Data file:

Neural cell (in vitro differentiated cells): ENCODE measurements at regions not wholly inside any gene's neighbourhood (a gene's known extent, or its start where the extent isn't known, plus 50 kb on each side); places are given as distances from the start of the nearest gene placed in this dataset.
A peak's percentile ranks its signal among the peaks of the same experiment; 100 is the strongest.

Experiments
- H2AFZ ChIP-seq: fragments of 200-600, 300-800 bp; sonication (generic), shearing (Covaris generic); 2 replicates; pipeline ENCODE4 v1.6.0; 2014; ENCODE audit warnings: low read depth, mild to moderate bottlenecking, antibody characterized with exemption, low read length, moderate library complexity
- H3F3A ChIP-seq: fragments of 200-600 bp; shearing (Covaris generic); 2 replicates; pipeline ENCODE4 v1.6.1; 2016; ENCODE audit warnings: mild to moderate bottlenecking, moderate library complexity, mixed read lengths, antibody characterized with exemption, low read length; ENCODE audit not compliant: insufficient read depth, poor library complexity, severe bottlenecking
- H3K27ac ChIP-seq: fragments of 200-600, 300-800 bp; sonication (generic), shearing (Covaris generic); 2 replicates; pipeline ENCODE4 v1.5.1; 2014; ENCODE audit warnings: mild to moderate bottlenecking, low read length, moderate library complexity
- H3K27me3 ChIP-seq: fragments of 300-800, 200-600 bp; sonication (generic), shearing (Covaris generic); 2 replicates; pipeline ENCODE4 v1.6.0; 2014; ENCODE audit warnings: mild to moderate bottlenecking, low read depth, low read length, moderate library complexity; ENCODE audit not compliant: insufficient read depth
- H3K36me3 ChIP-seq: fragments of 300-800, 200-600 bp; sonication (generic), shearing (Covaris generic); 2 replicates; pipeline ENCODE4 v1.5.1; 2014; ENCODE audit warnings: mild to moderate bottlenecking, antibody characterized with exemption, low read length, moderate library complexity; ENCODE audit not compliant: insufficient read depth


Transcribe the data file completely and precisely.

Neural cell (in vitro differentiated cells): ENCODE measurements at regions not wholly inside any gene's neighbourhood (a gene's known extent, or its start where the extent isn't known, plus 50 kb on each side); places are given as distances from the start of the nearest gene placed in this dataset.
A peak's percentile ranks its signal among the peaks of the same experiment; 100 is the strongest.

Experiments
- H2AFZ ChIP-seq: fragments of 200-600, 300-800 bp; sonication (generic), shearing (Covaris generic); 2 replicates; pipeline ENCODE4 v1.6.0; 2014; ENCODE audit warnings: low read depth, mild to moderate bottlenecking, antibody characterized with exemption, low read length, moderate library complexity
- H3F3A ChIP-seq: fragments of 200-600 bp; shearing (Covaris generic); 2 replicates; pipeline ENCODE4 v1.6.1; 2016; ENCODE audit warnings: mild to moderate bottlenecking, moderate library complexity, mixed read lengths, antibody characterized with exemption, low read length; ENCODE audit not compliant: insufficient read depth, poor library complexity, severe bottlenecking
- H3K27ac ChIP-seq: fragments of 200-600, 300-800 bp; sonication (generic), shearing (Covaris generic); 2 replicates; pipeline ENCODE4 v1.5.1; 2014; ENCODE audit warnings: mild to moderate bottlenecking, low read length, moderate library complexity
- H3K27me3 ChIP-seq: fragments of 300-800, 200-600 bp; sonication (generic), shearing (Covaris generic); 2 replicates; pipeline ENCODE4 v1.6.0; 2014; ENCODE audit warnings: mild to moderate bottlenecking, low read depth, low read length, moderate library complexity; ENCODE audit not compliant: insufficient read depth
- H3K36me3 ChIP-seq: fragments of 300-800, 200-600 bp; sonication (generic), shearing (Covaris generic); 2 replicates; pipeline ENCODE4 v1.5.1; 2014; ENCODE audit warnings: mild to moderate bottlenecking, antibody characterized with exemption, low read length, moderate library complexity; ENCODE audit not compliant: insufficient read depth